The phrase “a million violent deaths” is hard to imagine or even make sense of. The Genocide Memorial Museum makes it all too clear.

The museum’s exhibit walks you through the whole sequence of events. I can’t say it was pleasant. But it taught some grave lessons that would be good for everyone in the turbulent 21st Century.

 

Deep Roots

It began with a native population that had been ruled by a colonial government that fomented racial divisions between the two main tribal groups, the Tutsi and the Hutu, as part of how they maintained control of the population.

Historically, the Hutu were farmers, the Tutsi were herders. The Tutsi were generally taller. Hutu were said to have broader noses. But over time the two groups had blended, intermarried, often traded roles. There was no clear way to identify an individual on the street as belonging to one group or another. The categories remained as socioeconomic groups and the government mandated that everyone carry national identity cards to tell what group they belonged to.

As Bill Nye, The Science Guy, has said. There are no racial boundary lines in nature. Race is a human construct.

The racial hierarchy created resentment from the Hutu majority, which built over time, and was seized upon for political leverage by the demagogues that jockeyed for power after Rwanda gained independence in 1962.

Hutu leaders relentlessly pushed hate propaganda against the Tutsi people on a propaganda radio station, calling them “cockroaches.”

The right wing government created a youth militia and channeled the frustrations of unemployed youth into training and preparation for killing Tutsi.

On April 6, 1994, the president’s plane was shot down and he and the president of Burundi were killed. That set off the bomb of the militia groups. The government cracked down savagely, set up road blocks to identify Tutsi and kill them.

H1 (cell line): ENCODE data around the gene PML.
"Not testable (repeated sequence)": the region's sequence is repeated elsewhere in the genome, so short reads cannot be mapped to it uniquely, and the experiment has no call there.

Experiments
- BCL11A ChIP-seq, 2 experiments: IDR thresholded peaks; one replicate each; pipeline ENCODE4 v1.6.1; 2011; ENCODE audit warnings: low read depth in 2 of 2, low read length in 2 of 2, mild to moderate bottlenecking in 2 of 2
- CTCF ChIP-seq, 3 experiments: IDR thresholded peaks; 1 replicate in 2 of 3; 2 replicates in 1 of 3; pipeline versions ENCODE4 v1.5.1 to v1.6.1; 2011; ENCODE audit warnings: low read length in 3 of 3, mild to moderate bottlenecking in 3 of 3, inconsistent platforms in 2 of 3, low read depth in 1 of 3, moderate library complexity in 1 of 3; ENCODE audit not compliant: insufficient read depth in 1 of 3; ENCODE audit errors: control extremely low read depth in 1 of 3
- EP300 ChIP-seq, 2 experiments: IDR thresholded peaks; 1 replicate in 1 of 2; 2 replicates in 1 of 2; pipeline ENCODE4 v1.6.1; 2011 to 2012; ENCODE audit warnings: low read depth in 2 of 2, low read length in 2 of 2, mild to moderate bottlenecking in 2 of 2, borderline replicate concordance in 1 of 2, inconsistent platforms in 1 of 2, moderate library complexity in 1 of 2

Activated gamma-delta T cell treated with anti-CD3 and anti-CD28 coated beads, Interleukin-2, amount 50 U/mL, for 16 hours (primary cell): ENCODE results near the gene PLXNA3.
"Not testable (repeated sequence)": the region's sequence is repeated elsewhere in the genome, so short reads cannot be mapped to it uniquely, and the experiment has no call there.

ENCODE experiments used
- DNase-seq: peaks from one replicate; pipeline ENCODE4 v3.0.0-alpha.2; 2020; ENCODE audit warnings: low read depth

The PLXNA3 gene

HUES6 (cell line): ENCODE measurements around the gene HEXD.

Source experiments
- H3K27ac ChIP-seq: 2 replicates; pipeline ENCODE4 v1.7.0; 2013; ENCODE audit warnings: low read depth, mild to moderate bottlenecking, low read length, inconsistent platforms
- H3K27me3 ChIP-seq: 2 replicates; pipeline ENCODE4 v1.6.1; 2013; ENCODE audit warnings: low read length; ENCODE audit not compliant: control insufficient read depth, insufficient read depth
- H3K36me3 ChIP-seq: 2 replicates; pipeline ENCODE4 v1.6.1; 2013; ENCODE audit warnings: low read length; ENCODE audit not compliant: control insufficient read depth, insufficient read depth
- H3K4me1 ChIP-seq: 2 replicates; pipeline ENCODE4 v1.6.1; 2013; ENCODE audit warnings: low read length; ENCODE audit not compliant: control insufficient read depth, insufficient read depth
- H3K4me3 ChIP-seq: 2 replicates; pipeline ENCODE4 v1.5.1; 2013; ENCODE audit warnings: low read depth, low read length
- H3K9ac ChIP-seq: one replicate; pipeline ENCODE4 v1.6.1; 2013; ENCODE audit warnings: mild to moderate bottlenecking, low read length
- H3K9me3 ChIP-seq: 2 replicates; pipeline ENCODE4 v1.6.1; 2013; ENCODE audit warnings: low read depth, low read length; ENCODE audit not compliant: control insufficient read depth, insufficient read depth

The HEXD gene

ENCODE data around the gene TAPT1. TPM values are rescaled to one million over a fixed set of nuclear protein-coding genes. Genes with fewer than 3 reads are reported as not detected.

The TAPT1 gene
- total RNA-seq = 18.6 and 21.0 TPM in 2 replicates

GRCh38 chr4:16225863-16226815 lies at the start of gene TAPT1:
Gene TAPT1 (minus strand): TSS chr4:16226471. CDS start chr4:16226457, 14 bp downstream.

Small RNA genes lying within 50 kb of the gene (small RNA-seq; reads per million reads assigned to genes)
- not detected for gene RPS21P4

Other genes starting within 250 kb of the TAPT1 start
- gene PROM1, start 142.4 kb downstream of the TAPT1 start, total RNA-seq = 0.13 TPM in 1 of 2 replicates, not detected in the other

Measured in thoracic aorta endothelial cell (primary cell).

Driven mostly by the youth militia, some of the Hutu went on a rampage with machetes, spears, nail-studded clubs, grenades and rifles that raged on until a million Rwandans were killed, mostly Tutsi, as well as Hutu who may have been in the wrong place or too friendly with the enemy.

One million dead. A society ripped apart at the heart.

The walkway through the Kigali Genocide Memorial with concrete covered mass graves on the right

The walkway through the Kigali Genocide Memorial with concrete covered mass graves on the right

A Warning

The brutality unleashed, as portrayed so vividly in the museum, was shocking. I was practically numb after passing through the exhibit. When I reached the end, I moved discreetly into a quiet, darkened corner and let out an explosion of tears.

My small group of travel companions and I left the museum and walked silently to our van. It was the last event on our itinerary. As we drove toward the airport, barely a word was spoken for an hour.

The museum made very vivid to me an atrocity that I had heard of but had no understanding of. It was a cautionary experience for me. It helped me to have a lot more respect for how violence can get out of control.

These days when we are seeing so much division within our own country, I wish more Americans had had the experience of the Genocide Memorial Museum that I had.

It’s a reason for traveling to Rwanda that I don’t hear mentioned much. But I recommend it to everyone. I find it hard to imagine anyone seeing it and not being profoundly affected.

That alone would be reason enough to go.

 

*This article was edited and updated on September 4th, 2020.

 


David Cogswell is a freelance writer working remotely, from wherever he is at the moment. Born at the dead center of the United States during the last century, he has been incessantly moving and exploring for decades. His articles have appeared in the Chicago Tribune, the Los Angeles Times, Fortune, Fox News, Luxury Travel magazine, Travel Weekly, Travel Market Report, Travel Agent Magazine, TravelPulse.com, Quirkycruise.com and other publications. He is the author of four books and a contributor to several others. He was last seen somewhere in the Northeast U.S.